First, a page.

It is easy to say what needs to be done. How this will happen given that agriculture is a state subject is an open political economy question. Clearly, the Hirschmanian bottom-up forces of “voice” and “exit” along with benevolent-and-strategic top-down planning and reforms will all have to play a key part. The cooperative federalism “technology” of the GST Council that brings together the Center and States could be promisingly deployed to further agricultural reforms and durably raise farmers’ incomes.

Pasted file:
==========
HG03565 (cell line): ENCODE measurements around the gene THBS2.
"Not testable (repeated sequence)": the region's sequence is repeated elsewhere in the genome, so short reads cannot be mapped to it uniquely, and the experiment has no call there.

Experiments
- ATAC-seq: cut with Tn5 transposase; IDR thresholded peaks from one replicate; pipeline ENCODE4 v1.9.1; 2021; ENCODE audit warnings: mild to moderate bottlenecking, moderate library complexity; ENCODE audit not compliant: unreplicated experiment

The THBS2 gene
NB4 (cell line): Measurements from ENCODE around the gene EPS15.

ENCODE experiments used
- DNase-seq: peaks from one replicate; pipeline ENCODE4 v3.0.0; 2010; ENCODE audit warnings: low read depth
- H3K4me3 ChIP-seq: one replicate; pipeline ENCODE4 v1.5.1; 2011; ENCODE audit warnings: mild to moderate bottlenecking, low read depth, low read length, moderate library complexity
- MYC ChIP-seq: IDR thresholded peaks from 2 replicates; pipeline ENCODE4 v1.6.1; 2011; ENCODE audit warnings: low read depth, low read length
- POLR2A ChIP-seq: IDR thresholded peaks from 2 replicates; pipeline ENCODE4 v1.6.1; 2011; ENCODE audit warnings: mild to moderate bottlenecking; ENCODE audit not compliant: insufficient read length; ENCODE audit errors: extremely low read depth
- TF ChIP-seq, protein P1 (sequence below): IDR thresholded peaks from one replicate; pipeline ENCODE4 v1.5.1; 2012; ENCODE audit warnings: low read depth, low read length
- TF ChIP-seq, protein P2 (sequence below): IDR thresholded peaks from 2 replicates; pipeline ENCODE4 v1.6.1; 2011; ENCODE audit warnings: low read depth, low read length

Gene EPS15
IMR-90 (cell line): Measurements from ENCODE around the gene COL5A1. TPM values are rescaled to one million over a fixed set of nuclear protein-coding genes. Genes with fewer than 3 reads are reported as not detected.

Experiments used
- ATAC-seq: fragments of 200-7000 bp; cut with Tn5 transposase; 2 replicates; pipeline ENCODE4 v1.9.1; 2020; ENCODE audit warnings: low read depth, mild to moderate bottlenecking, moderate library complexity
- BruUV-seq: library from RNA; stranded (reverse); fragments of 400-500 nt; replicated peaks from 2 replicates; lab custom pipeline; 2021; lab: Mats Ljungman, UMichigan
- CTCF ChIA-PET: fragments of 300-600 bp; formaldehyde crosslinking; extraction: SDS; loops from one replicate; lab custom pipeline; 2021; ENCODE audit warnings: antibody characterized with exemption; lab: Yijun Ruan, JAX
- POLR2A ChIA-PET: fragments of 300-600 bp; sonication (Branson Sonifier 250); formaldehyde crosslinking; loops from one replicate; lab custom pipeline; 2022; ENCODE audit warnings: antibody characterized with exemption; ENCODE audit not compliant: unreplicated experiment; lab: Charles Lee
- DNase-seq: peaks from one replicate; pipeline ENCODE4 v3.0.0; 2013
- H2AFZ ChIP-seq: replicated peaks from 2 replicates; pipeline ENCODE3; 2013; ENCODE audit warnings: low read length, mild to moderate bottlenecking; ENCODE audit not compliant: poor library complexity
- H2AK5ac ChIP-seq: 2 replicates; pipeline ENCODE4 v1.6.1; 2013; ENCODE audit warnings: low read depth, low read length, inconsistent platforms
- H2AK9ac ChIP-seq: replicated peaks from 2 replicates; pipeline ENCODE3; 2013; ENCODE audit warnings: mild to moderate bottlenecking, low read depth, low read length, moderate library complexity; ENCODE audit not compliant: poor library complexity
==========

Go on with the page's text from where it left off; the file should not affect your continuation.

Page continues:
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Harmanjot Singh Agriculture is arguably the most important sector of the economy that is highly dependent on climate. A large body of scientific data and models have been developed to predict the impacts of the contemporary and future climate. Since the first IPCC Assessment Report was published in 1990, substantial efforts have been directed toward understanding climate change impacts on agricultural systems. The resulting advances in our understanding of climate impacts have come from the collection of better data, the development of new methods and models, and the observation of actual changes in climate and its impacts. Such knowledge is critical as we contemplate the design of technologies and policies to mitigate climate change and facilitate adaptation to the changes that now appear inevitable in the next several decades and beyond. This article briefly summarizes some of the key findings from the research on agricultural impacts of climate change, based on the recent IPCC Assessment Reports published in 2001 and 2007, and other recent work such as the recent U.S. assessment published in 2002 and the Council for Science and Technology report in 2004. In the remainder of this article, I discuss the substantial uncertainties that remain about actual and potential impacts of climate change on agriculture and its economic consequences. The paper concludes with some observations about linkages from impacts to policy. The Current State of Knowledge Early research on agricultural impacts led to some rather dire predictions of adverse impacts of climate change on food production, and the public perception that climate change may lead to global food shortages continues today. Although state-of-the-art at the time, the early predictions involved relatively simple data and methods, typically estimating the effects of increases in average annual temperature on yields of a limited number of crops at a limited number of locations, and extrapolating the typically negative effects to large regions. With advances in data and models, most assessments of the impacts of climate change on agriculture predict that the world’s ability to feed itself is not threatened by climate change. The most recent IPCC report on Impacts and Adaptation finds that climate change is likely to have both positive and negative impacts on agriculture, depending on the region and the type of agriculture. Overall, the report predicts that during the present century there will be a “marginal increase in the number of people at risk of hunger due to climate change.” (Easterling et al. 2007, p. 275). However, research also shows that this finding should not lead to complacency, as analysis also suggests that some of the poorest and most vulnerable regions of the world are likely to be impacted negatively, and in some cases, severely. One of the most important advances made in response to these early studies was to recognize that economic agents – in this case, farmers and the various private and public institutions that support agriculture – would adapt to climate changes in ways that would tend to mitigate negative impacts and take advantage of positive impacts. Another important advance in research was to recognize that there would be substantially different local, regional and global impacts. As data and modeling capability has improved, it has become increasingly clear that there are likely to be substantial adverse changes in some particularly vulnerable regions, such as in the semi-arid tropics, but there is also likely to be positive changes in the highland tropics and in temperate regions (Parry et al 2004). As a result, the adverse effects in some regions are likely to be reduced through international trade with other regions that have been positively impacted. Collectively the regional and global impacts are not likely to be large, and may even prove to be positive. Impacts at the farm level include changes in crop and livestock productivity, which in turn will lead to changes in the most profitable production systems at a given location. Research suggests that in highly productive regions, such as the U.S. Corn Belt, the most profitable production system may not change much, but in transitional areas such as the “ecotone” between the Corn Belt and the Wheat Belt, substantial shifts in crop and livestock mix, in productivity, and in profitability may occur. Such changes may be positive, for example if higher temperatures in the northern Great Plains were to be associated with increased precipitation, so that corn and soybeans could replace the wheat and pasture that presently predominate. Such changes also could be negative, e.g., if already marginal crop and pastureland in the southern Great Plains became warmer and drier. In addition to changes in temperature and precipitation, another key factor in agricultural productivity is the effect of elevated levels of atmospheric CO2 on crop yields. Some estimates suggest that higher CO2 levels could increase crop productivity substantially, by 50% or more, although these effects are likely to be constrained by other factors such as water and soil nutrients, particularly in the developing countries. In the case of the United States agriculture, aggregate economic impacts of climate change are not expected to be large, although there will be important regional differences. Recent studies estimate that crop yield changes will tend to be positive, with some almost doubling, but most increasing in the range of 10% to 40% during this century. Regionally, the northeast, south and southwest benefit the least, and the upper Midwest and coastal Northwest benefit the most. In contrast, livestock production is expected to be reduced by 5-7% due to higher average temperatures. Economic impacts associated with agriculture in the United States appear to be positive overall, with estimates ranging from an annual loss of $0.25 billion to a gain of about $5 billion, depending on the climate scenario used, with consumers generally gaining from the increased productivity and producers generally losing. The regional distribution of producer losses tends to mirror the productivity impacts, with the Corn Belt, the Northeast and south and southwest having the largest losses (McCarl 2008). The most vulnerable regions of the world are undoubtedly in the tropics, particularly the semi-arid regions where higher temperatures and reduction in rainfall and increases in rainfall variability could have substantially negative impacts, and in coastal areas that are likely to be flooded due to sea level rise. These impacts are likely to be most severe in isolated regions where transportation costs are high, incomes are extremely low, and most rural households are highly dependent on agriculture for their livelihoods and for their food. These adverse impacts are predicted to be most severe in parts of sub-Saharan Africa, and other isolated areas in southwestern and south Asia. Low-lying areas in south Asia, Indonesia, and other poor coastal regions are also likely to be severely impacted due to their vulnerability to sea level rise and a limited ability to adapt by moving to higher ground or making investments to protect vulnerable areas. As a result, the risk of malnutrition and hunger in the developing world, particularly in the highly vulnerable regions, is predicted to increase during this century (Parry et al. 2004). Uncertainties Despite the substantial advances in understanding of climate change and its agricultural impacts, many uncertainties remain. Of particular concern are some of the limitations of the general circulation models used to simulate climate changes, and the way those limitations may affect the predicted impacts of climate change on agriculture. Some of these limitations suggest that the generally optimistic predictions outlined above for the temperate regions of the world, may be too sanguine. On the supply side, a critical limitation of GCMs is their ability to predict changes in climate with the spatial resolution needed to model impacts on agricultural productivity. As discussed in the companion article in this issue by Adams and Peck, changes in water availability are especially difficult to predict, particularly on the site-specific basis needed to quantify agricultural yield impacts. A related uncertainty concerns impacts on pests which are also highly sensitive to site-specific environmental conditions, and are not well-represented in the models used to predict yield effects. Another key uncertainty that affects impacts on all biological processes, including agriculture, is the rate of climate change. The higher the rate of climate change, the higher will be rates of obsolescence of all types of capital, both produced and natural, and thus the greater will be the costs of adaptation be for farmers, the private sector providing technology and inputs to farmers, and for government institutions responsible for infrastructure and policy. A related, critical supply-side uncertainty is how technology will evolve so as to reduce impacts and facilitate adaptation. In the past, it has taken about 15 years to develop a new crop variety. A key question is whether biotechnology will speed adaptation and reduce vulnerability to drought, extreme temperatures and pests. Another uncertainty on the supply side is the environmental consequences of adapting to climate change. One example is the increased pressures on water resources in arid regions. Another example could be the increase in population density and agricultural intensity in highland tropical areas where soils are often fragile and vulnerable to degradation. On the demand side, impacts of changes in consumer incomes and in market infrastructure will be critical but highly uncertain factors. Given the predicted modest impacts of climate change on global food supply, the rate of economic growth is likely to be a key determinant of people’s vulnerability to climate change. If the recent high rates of economic growth in many developing regions continues, vulnerability to the impacts of climate change will be modest. However, those regions that are not participating in this growth, such as parts of sub-Saharan Africa and isolated mountain regions in central Asia and Latin America, are at risk of greater vulnerability if local food production decreases and becomes more variable. Conclusions and Policy Implications While it is clear that climate change will affect agriculture in important ways, the evidence from the past several decades of research suggests that the aggregate impacts will be relatively small, but there will be important regional impacts, particularly in the poorest, most vulnerable parts of the tropics. Given the growing evidence that climate changes are taking place and that there will be substantial impacts on agriculture, there is a clear and compelling need for agriculture to adapt as discussed in the companion paper by Rose and McCarl in this issue of Choices. In addition, evidence suggests that agriculture could play an important role in mitigating greenhouse gas emissions as discussed by Schneider and Kumar. Thus, two key policy questions are related to the roles the public sector should play in facilitating adaptation and mitigation as discussed in Metcalf and Reilly. To the extent that change is relatively gradual, all indications are that farmers in the industrialized countries such as the United States will be able to adapt through farm-level changes in crop selection, crop management, and appropriate capital investments. Likewise, the private sector technology supply industry should be able to effectively anticipate and plan for needed adaptations of crops, livestock, machinery and related capital equipment. One area where there is a clear need for public sector involvement is in public infrastructure, particularly ports and related transport facilities that may be adversely impacted by sea-level rise and changes in the geographic distribution of production. The more rapid climate change is, however, the more likely that there will be a need for public investment in adaptation research to complement private sector investments. In the developing countries, there are many reasons why farmers and institutions supporting the agricultural sector will be less able to adapt to climate change than farmers and the food industry in the industrialized world, particularly in the poorest and most vulnerable areas. On the research side, the existence of climate change reinforces the already compelling case that can be made for public sector investment in agricultural research and outreach, for investment in physical infrastructure and human capital, and for strengthening both private and public institutions that support agriculture and rural development. General economic development will also play an important role by providing farmers and rural households with sources of income that are less dependent on climate than agricultural sources of income.